A third level of the thesis relates to the effects of the American cultural exports to the rest of the world. American movies, television and corporations are seen to disseminate cultural products, which are favored over local products and values. The transnational media and communication industries have helped create the notion of “Western dominance”.As Barker (1989) puts it "American capitalism has to persuade the people it dominates that the "American way of life" is what they want. American superiority is natural and in everyone's best interest".

Cultural Violence

In looking at the internationalization of teacher education through Johan Galtung’s model of structural violence and cultural violence the potential for proceeding in internationalizing teacher education in a destructive waycan be observed, without even being aware of the negative impact on those benefit is gained from.

Galtung (1990) suggests that cultural violence legitimizes direct and structural violence, as it changes the moral color of an act from red/wrong to green/right, or at least to yellow/acceptable.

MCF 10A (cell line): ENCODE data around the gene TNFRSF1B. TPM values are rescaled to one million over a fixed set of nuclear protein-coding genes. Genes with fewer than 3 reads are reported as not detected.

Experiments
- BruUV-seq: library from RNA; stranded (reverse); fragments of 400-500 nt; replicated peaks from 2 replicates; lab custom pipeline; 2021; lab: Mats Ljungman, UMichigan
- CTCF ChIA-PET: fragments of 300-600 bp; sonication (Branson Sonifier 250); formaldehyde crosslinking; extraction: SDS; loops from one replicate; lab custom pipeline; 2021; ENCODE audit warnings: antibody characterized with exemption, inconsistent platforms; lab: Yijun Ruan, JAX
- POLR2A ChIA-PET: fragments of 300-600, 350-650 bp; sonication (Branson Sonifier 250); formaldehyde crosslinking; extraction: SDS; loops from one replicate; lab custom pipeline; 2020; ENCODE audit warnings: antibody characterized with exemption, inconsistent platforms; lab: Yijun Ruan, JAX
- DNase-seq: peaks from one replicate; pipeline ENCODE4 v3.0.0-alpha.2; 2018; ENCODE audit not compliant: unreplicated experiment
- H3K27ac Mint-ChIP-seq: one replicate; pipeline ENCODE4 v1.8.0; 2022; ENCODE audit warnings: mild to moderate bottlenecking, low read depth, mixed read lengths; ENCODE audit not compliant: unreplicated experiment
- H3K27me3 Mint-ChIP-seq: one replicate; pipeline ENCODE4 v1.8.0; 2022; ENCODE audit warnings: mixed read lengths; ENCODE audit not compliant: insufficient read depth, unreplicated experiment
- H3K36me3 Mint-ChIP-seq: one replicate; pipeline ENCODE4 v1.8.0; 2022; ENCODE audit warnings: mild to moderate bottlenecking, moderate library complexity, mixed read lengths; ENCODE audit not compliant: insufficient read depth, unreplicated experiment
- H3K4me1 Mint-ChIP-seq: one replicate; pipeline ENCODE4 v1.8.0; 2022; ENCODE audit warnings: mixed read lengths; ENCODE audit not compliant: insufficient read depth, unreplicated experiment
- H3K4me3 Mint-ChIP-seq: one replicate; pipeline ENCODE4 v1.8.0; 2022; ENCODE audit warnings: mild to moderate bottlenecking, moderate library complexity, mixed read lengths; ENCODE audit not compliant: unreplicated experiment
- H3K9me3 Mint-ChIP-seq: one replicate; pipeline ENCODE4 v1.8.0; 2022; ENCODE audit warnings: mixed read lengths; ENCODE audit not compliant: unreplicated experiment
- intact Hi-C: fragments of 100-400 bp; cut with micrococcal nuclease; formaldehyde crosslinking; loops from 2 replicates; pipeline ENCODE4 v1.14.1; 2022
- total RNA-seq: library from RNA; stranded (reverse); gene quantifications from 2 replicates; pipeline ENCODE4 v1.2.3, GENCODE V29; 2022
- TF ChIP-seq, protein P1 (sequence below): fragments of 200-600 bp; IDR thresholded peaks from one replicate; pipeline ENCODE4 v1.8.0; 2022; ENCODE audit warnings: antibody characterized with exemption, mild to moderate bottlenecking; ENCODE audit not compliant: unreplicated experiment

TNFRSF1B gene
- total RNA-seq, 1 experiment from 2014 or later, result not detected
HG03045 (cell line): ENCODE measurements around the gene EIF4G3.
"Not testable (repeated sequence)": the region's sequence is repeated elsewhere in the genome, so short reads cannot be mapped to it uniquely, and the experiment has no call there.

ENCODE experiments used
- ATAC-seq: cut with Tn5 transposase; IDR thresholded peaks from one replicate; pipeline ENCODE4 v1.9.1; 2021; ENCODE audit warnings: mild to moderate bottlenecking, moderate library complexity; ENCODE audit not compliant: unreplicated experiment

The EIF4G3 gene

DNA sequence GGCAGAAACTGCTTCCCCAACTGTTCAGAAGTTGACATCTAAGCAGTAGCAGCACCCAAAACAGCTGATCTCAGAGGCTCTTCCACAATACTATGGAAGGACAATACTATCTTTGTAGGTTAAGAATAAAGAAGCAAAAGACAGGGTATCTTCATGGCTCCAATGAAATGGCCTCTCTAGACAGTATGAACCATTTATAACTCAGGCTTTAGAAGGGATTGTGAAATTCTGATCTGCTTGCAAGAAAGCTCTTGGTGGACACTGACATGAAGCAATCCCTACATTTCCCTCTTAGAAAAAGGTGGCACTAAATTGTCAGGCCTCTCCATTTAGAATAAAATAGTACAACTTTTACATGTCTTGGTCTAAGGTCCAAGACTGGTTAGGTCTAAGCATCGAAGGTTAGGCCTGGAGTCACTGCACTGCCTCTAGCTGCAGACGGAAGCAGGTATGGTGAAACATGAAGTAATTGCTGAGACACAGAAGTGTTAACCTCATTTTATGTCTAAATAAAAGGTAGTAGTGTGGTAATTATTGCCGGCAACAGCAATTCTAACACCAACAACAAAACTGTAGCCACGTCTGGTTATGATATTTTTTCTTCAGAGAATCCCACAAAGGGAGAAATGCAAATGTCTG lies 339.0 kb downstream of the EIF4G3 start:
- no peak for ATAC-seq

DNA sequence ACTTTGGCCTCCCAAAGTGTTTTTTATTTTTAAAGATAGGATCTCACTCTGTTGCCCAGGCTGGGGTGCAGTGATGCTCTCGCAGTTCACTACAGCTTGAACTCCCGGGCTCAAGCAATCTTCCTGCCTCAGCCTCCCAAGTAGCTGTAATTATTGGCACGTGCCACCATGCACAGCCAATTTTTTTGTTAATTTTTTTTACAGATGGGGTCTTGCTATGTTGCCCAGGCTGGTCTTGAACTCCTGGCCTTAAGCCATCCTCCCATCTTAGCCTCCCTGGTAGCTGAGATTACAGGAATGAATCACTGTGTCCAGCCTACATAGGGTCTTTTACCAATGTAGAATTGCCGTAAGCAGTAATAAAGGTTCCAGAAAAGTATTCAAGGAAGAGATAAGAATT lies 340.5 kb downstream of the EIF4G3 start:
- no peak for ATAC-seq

Galtung (1971) explains that direct violence is an event, but structural violence is a process with ups and downs. Cultural violence is an invariant, a “permanence” (Galtung, 1971)remaining essentially the same for long periods, given the slow transformations of basic culture. It is because of this that these processes are insidious and almost unperceivable: nevertheless, they are destructive. Cultural violence legitimizes direct and structural violence by making reality opaque, so that the violent act or fact is not seen, or at least not as violent. However, this is not what makes cultural violence: “Empirical or potential legitimization of violence” is the key to cultural violence (Galtung 1990).

By 'cultural violence' we mean those aspects of culture, the symbolic sphere of our existence - exemplified by religion and ideology, language and art, empirical science and formal science (logic, mathematics) - that can be used to justify or legitimize direct or structural violence(Galtung 1990).

The teacher candidate experiencing the language and culture where he/she is a guest is the beneficiary of the study abroad experience, at the expense of imposing, willingly or unwillingly, a measure of culture and language imperialism. The beneficiary of the study abroad experience allies himself/herself, often unaware and unwillingly, to one side of the often uneven equation of imposed subordination by the dominant class.